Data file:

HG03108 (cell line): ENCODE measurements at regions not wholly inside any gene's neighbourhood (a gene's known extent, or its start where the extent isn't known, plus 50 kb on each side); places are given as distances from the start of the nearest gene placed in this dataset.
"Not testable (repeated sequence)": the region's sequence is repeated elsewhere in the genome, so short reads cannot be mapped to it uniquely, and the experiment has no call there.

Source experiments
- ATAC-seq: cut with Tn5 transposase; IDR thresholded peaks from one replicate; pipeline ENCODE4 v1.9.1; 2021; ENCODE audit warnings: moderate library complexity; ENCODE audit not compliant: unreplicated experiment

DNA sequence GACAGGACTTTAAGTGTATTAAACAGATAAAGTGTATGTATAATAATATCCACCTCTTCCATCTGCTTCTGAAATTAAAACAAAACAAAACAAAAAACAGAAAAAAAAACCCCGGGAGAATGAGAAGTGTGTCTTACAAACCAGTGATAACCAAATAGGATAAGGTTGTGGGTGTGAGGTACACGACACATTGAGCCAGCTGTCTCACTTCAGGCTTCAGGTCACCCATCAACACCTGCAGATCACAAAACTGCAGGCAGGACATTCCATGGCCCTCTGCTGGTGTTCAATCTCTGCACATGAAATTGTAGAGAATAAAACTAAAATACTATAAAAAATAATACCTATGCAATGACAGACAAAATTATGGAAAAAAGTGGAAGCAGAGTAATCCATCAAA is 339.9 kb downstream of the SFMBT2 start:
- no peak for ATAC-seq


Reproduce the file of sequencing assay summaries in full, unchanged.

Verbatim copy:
HG03108 (cell line): ENCODE measurements at regions not wholly inside any gene's neighbourhood (a gene's known extent, or its start where the extent isn't known, plus 50 kb on each side); places are given as distances from the start of the nearest gene placed in this dataset.
"Not testable (repeated sequence)": the region's sequence is repeated elsewhere in the genome, so short reads cannot be mapped to it uniquely, and the experiment has no call there.

Source experiments
- ATAC-seq: cut with Tn5 transposase; IDR thresholded peaks from one replicate; pipeline ENCODE4 v1.9.1; 2021; ENCODE audit warnings: moderate library complexity; ENCODE audit not compliant: unreplicated experiment

DNA sequence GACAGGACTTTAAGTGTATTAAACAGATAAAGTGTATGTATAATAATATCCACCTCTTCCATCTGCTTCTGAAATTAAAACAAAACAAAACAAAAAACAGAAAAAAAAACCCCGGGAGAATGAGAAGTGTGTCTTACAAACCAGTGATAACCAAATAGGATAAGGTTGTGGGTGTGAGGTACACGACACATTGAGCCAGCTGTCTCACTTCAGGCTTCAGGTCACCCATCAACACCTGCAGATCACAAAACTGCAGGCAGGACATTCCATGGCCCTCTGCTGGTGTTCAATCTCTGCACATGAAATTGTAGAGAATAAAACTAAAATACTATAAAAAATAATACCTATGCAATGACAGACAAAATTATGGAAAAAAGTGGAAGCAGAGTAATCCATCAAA is 339.9 kb downstream of the SFMBT2 start:
- no peak for ATAC-seq